Other players
Electronic Arts (NASDAQ: EA) has performed inconsistently since the recession. In the previous quarter, Electronic Arts reported a loss of $0.40 per share, $0.22 less than the consensus estimate, while its revenue increased 0.8% to $495 million, well ahead of the analyst estimate of $460 million. The strong sales of popular games like Battlefield 3 and FIFA 2013 helped the company increase its revenue.

As for the future, the company has authorized the $500 million share buyback, which indicates that it is determined to return value to its shareholders. Further, Electronic Arts is also targeting the online Asian gaming market and has struck up a partnership with Tencent in China and Nexon in Korea, and is planning to release an online version of best-selling games like FIFA and Battlefield.

Take-Two Interactive (NASDAQ: TTWO)like its rivals, has also struggled to increase its earnings as the company reported a net loss of $62 million in the previous quarter. On the bright side, the company’s loss was largely reduced as compared to last year, when it was $111 million.  

Take-Two is trading at its highest price since the recession, and analysts expect the impending launch of Grand Theft Auto V, NBA 2K14, and WWE 2K14 to further propel the company’s share price.

Also, banking on the past success of Grand Theft Auto, the company has decided to release an online version of this title and analysts expect it to increase its sales in the future. Adapting to the trend of player-generated content, Take-Two has made an interesting addition to the Grand Theft Auto franchise, which will give the players access to an in-game editor, allowing them to craft content and share it with other players.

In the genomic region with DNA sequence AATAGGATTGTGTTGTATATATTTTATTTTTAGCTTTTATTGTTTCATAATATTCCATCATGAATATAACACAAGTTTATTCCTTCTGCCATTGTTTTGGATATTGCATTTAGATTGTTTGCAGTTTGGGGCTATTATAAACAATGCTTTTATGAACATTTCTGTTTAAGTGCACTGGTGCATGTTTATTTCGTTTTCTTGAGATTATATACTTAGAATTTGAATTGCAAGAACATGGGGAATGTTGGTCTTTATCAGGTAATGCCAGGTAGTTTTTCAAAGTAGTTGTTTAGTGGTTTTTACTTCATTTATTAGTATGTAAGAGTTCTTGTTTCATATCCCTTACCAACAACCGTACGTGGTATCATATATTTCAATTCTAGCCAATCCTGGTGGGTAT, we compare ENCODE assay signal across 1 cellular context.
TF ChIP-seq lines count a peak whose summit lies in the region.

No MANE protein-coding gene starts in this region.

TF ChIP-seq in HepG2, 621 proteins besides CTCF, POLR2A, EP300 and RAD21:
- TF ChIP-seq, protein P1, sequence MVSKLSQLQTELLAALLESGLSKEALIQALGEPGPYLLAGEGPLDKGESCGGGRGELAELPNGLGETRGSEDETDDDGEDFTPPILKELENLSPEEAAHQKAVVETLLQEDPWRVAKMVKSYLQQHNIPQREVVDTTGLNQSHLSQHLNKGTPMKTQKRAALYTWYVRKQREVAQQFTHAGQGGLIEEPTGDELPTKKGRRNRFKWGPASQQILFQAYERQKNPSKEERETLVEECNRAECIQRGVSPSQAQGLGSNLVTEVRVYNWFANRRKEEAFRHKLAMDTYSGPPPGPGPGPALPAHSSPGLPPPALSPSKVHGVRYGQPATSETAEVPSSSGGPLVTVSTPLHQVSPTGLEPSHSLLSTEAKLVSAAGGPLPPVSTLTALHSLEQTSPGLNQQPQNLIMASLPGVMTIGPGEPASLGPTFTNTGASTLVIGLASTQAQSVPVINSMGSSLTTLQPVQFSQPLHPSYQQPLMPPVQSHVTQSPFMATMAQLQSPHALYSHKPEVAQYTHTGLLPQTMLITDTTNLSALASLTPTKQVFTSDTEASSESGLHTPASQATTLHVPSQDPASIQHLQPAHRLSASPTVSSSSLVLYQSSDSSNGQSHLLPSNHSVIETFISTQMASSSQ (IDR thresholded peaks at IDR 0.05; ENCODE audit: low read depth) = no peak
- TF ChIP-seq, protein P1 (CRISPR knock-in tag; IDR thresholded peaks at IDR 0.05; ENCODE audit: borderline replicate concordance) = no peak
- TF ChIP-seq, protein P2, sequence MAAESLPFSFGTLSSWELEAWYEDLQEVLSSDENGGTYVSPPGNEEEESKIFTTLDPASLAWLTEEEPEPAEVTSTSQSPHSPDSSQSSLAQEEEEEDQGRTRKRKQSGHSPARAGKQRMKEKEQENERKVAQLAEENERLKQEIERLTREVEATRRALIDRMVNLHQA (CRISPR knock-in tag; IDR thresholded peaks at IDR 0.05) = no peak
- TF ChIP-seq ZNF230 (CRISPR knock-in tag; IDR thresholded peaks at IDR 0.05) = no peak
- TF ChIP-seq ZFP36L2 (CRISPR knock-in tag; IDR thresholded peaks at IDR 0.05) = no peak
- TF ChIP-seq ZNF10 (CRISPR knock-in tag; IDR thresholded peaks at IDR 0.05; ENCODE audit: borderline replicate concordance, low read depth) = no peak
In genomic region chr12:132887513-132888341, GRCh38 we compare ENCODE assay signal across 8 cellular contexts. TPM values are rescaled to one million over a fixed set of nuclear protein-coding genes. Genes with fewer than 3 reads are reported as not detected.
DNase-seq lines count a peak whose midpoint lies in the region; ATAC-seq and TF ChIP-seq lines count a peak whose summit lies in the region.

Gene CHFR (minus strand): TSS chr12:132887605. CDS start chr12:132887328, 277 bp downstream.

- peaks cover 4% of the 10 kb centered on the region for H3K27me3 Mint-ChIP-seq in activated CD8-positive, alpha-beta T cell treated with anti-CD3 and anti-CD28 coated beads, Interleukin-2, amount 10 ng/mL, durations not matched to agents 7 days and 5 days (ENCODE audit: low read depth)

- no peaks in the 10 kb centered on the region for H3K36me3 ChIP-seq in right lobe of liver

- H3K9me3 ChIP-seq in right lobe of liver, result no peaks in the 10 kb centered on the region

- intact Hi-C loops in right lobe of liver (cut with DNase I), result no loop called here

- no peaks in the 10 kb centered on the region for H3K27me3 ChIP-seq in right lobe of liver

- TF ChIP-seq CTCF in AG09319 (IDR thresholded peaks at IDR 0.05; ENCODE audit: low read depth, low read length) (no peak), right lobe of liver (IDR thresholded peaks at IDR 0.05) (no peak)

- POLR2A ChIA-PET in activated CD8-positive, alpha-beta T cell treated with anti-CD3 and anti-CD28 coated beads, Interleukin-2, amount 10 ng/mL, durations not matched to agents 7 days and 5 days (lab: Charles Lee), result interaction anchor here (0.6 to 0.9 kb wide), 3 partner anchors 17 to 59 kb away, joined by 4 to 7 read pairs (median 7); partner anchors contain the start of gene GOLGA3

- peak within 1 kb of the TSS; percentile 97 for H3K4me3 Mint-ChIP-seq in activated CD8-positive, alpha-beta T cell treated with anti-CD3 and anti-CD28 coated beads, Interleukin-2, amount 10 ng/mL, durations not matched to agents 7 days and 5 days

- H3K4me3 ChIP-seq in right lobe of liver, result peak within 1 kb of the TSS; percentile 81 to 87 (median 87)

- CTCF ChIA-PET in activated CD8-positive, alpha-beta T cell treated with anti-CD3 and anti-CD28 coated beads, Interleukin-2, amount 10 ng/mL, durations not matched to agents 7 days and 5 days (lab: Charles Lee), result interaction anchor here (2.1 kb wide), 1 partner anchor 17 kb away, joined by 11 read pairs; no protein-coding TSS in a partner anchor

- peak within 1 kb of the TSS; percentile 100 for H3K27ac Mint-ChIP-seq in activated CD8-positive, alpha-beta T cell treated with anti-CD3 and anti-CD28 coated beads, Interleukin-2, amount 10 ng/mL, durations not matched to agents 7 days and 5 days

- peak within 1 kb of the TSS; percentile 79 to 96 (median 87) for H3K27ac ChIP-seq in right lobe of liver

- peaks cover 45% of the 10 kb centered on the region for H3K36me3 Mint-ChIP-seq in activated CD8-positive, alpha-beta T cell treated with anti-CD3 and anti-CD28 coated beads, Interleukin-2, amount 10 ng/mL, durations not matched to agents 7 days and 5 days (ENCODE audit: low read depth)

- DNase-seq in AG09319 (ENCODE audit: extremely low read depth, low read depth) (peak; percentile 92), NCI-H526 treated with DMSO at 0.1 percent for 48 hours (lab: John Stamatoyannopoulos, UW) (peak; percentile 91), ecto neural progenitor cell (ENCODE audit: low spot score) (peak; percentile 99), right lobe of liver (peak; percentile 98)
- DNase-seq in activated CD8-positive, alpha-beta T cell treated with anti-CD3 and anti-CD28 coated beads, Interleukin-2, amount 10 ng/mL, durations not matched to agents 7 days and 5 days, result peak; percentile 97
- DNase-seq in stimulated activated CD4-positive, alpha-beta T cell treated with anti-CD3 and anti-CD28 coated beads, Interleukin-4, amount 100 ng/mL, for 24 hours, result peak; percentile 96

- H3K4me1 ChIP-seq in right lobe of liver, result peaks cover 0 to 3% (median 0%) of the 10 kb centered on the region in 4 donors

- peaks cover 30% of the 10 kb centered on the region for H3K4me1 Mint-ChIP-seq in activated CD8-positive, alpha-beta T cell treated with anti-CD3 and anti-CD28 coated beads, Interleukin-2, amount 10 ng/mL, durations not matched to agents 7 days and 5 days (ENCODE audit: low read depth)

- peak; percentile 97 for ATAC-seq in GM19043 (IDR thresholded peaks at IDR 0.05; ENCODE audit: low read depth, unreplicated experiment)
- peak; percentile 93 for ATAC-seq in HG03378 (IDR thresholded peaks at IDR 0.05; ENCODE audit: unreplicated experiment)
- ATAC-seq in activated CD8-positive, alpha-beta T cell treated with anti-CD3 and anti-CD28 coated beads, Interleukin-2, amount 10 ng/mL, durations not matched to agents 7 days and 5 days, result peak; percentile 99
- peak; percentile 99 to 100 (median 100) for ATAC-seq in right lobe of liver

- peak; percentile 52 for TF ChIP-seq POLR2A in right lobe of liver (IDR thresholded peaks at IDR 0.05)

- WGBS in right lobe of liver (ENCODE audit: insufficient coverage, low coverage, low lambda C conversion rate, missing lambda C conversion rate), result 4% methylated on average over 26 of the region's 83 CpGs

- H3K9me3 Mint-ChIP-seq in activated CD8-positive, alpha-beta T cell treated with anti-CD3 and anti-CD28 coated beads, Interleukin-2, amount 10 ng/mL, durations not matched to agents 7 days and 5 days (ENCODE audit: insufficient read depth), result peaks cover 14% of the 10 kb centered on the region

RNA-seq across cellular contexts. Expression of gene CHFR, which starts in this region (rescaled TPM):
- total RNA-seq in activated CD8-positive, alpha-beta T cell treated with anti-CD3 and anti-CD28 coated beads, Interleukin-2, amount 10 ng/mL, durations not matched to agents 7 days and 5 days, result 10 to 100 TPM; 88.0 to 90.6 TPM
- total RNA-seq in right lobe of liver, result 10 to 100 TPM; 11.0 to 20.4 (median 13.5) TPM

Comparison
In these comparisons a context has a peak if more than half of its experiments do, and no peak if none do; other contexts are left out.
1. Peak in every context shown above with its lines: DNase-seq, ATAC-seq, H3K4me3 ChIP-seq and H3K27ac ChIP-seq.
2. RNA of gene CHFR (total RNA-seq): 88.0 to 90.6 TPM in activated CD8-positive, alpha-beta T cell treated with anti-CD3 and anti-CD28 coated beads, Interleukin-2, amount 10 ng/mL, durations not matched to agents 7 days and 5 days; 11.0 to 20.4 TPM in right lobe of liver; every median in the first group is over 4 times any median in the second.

Activision's revenue suffered in the previous quarter, but that was primarily a result of a drop in Diablo III sales, which was expected. But the company is making smart moves by introducing the online version of its popular Call of Duty game in a market such as China where online games are very popular. The upcoming console cycle should also lead to better revenue as gamers go out to purchase new games for their new consoles. So, investors shouldn't panic and continue holding their Activision shares as the future looks bright.

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Ayush Singh has no position in any stocks mentioned. The Motley Fool recommends Activision Blizzard and Take-Two Interactive . The Motley Fool owns shares of Activision Blizzard. Try any of our Foolish newsletter services free for 30 days. We Fools may not all hold the same opinions, but we all believe that considering a diverse range of insights makes us better investors. The Motley Fool has a disclosure policy. Is this post wrong? Click here. Think you can do better? Join us and write your own!